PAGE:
CNY on the Rise

The preliminary results from the BIS triennial survey for 2013 are out. There are a lot of interesting results, but one I want to flag is that the Chinese yuan is increasingly used in forex transactions.



CNYrise1.png

Figure 1: Share of total foreign exchange transactions accounted for by CNY, in percent, April 2013 (out of 200%). Source: BIS, Table 2. Dashed line indicates break in coverage of offshore centers between 2010 and 2013 (coverage is more complete in 2013).

The Chinese government has been quite aggressive in increasing the use of the Chinese currency, as noted in this post. It’s important to note the axis on the figure; the CNY has risen to 2% of total trading, so is still not a major player, despite big movements (it displaced the Swedish krona which was ranked 9th in 2010).


Hence, the yuan is far from becoming a reserve currency [1] [2], but there are other dimensions of an international currency that the CNY could fulfill. One of these is use as an invoicing currency, and here, the CNY has made rapid progress.


In a study conducted by myself and Hiro Ito (revision soon to be put online, current version here), we document the rise in CNY invoicing for Chinese exports and imports, and compare against JPY invoicing for Japanese exports and imports.


CNYrise2.png

Figure 5 from Ito and Chinn, “The Rise of the “Redback” and China’s Capital Account Liberalization: An Empirical Analysis on the Determinants of Invoicing Currencies,” Paper prepared for ADBI workshop “Currency Internationalization: Lessons for the RMB,” Tokyo, August 8, 2013.

In the study, we employ a panel time series analysis to predict invoicing, and conclude that 2010 levels of CNY invoicing of exports are below model-predicted levels, suggesting further increases in home currency invoicing are plausible.

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9 thoughts on “CNY on the Rise

  1. Ricardo

    Menzie wrote:
    The Chinese government has been quite aggressive in increasing the use of the Chinese currency…
    The use of the RMB in international trade has risen from 17th in 2010 to 9th in 2013. There is no country in the world that knows how to increase its currency use or most would. The use of a currency in international trade is dependent on its stability. Why was the Swiss franc the bench mark in the 1970s? It was the last currency to leave gold and its stability made it the currency against which all others were measured.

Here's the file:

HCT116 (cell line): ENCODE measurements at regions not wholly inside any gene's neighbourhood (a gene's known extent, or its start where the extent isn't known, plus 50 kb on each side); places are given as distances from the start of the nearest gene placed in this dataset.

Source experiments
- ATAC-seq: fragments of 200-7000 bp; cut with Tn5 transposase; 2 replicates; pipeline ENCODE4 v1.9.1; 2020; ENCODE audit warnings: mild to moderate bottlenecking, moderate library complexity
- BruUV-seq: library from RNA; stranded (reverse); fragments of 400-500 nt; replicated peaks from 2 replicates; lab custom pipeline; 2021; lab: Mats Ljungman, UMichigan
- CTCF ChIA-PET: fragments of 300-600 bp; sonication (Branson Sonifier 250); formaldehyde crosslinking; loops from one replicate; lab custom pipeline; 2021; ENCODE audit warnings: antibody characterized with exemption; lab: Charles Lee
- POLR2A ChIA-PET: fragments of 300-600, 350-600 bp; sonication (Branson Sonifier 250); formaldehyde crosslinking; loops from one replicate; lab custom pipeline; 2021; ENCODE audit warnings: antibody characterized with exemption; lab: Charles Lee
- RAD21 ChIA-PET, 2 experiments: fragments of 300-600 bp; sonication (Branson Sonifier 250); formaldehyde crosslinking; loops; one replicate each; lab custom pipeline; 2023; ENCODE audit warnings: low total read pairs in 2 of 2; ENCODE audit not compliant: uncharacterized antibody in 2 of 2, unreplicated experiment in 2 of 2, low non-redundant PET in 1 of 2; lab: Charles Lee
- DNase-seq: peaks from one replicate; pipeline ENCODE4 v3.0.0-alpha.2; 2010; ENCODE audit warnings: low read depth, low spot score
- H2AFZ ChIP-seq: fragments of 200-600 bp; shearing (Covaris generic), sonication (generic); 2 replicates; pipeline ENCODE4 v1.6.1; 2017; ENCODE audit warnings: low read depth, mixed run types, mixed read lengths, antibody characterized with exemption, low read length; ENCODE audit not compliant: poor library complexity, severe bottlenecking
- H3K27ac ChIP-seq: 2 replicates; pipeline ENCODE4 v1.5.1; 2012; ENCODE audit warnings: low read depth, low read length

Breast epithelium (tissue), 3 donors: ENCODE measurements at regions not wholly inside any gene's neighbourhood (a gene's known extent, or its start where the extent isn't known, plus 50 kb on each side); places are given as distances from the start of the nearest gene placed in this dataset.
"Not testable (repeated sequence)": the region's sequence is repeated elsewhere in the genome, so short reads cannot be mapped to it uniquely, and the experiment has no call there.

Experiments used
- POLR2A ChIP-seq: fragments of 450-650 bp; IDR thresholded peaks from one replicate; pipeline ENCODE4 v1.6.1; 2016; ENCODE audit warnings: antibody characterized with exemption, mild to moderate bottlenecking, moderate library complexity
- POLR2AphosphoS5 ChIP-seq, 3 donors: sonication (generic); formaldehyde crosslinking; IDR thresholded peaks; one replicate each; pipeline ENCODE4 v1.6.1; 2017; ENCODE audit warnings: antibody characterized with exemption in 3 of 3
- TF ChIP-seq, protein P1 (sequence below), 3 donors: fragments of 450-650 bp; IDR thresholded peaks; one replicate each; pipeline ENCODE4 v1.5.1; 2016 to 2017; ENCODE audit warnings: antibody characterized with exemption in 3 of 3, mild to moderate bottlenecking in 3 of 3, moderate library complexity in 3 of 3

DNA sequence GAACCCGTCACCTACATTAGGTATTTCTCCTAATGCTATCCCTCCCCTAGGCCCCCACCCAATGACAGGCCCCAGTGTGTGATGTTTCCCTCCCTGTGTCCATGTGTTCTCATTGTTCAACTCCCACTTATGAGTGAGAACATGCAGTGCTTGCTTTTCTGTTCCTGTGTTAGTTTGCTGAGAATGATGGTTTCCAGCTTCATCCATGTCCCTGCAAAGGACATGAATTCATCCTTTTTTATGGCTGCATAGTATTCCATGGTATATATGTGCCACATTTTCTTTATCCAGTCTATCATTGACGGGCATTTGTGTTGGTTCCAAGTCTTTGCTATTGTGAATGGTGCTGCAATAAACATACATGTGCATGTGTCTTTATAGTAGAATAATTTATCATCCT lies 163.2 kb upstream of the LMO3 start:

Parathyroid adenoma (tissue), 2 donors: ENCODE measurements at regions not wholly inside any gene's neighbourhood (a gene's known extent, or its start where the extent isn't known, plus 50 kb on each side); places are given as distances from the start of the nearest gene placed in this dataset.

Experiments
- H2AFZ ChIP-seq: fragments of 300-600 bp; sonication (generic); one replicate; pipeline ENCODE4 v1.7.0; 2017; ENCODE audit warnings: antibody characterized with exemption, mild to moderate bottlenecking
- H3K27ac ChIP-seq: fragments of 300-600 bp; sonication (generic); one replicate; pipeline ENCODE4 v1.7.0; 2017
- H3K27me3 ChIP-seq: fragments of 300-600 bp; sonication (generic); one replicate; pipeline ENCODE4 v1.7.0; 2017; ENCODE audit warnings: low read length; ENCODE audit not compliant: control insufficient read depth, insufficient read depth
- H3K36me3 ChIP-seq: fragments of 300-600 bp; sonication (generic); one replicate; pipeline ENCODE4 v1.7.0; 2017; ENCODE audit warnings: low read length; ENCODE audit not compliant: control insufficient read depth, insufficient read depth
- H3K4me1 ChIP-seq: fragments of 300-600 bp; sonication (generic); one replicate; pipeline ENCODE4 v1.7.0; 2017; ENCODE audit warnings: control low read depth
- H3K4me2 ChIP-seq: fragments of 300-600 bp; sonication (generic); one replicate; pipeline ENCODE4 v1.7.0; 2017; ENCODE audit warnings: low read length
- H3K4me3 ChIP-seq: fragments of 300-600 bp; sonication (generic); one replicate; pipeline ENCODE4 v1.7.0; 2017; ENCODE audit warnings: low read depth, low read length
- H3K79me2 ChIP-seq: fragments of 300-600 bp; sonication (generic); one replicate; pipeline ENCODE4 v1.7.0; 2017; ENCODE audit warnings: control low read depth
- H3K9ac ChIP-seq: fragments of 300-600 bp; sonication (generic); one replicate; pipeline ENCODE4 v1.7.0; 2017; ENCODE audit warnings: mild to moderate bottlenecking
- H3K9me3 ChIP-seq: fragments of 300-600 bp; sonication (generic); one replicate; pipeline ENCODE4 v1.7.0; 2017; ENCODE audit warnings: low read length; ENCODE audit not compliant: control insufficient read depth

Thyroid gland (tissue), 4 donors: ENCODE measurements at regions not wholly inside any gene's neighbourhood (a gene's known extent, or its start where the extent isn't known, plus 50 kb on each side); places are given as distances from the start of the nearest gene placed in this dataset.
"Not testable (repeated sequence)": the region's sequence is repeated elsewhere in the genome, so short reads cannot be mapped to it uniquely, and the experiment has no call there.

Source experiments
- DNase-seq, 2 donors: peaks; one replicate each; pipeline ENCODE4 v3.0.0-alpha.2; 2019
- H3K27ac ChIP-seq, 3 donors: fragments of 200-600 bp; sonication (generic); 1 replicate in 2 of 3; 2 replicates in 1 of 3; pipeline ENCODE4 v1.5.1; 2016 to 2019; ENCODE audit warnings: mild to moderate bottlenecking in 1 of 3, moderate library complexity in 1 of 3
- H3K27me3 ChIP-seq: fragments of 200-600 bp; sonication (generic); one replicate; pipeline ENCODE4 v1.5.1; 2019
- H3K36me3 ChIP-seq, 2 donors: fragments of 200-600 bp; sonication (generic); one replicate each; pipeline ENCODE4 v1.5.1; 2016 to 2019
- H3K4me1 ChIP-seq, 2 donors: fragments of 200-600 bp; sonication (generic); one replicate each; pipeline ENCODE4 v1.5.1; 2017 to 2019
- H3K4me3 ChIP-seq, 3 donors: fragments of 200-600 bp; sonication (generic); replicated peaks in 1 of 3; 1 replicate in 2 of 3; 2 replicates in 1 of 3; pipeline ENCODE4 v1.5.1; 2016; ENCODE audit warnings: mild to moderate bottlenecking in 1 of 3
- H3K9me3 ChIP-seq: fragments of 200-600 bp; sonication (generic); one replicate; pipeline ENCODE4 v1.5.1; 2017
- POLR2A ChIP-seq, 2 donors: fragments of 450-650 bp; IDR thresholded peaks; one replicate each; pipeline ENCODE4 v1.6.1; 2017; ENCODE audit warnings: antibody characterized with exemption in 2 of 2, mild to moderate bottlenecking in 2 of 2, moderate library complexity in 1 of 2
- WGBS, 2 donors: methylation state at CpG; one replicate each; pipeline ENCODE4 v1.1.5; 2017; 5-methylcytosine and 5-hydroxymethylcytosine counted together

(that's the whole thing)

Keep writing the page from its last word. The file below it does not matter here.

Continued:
Granted the RMB is still only 2% of trades but it is increasing in use while the dollar is declining. Australia is now trading with China in RMB.
    The Chinese are in no hurry to become the world’s reserve currency. They understand that the status must be deserved. This debate is very serious when we consider who might be our next FED Chair. Has any name been floated that would lead the world community to believe the dollar would become the most stable currency once again?
    A reserve currency is not created over night, but as the UK discovered from 1920-1931, it can be destroyed in a very few years with bad monetary policy.

  2. Sergei

    Some of the invoicing in RMB in external trade are those with related parties in Hong Kong. So, a Chinese exporter may sell merchandize to its Hong Kong subsidiary and invoice in RMB, but the subsidiary continues to sell to end customers in other currencies.

  3. Anonymous

    This has NOTHING to do with China hoarding gold over the last two years at the expense of US Treasuries.
    -Lord Keynes.

  4. Ricardo

    To get the full impact of the increase in use of the Chinese RMB in international trade look at the graph in this WSJ article. Note that both the Australian and New Zealand dollars are also becoming significantly more popular with traders.

  5. Anonymous

    “The Chinese are in no hurry to become the world’s reserve currency. They understand that the status must be deserved.”
    wut

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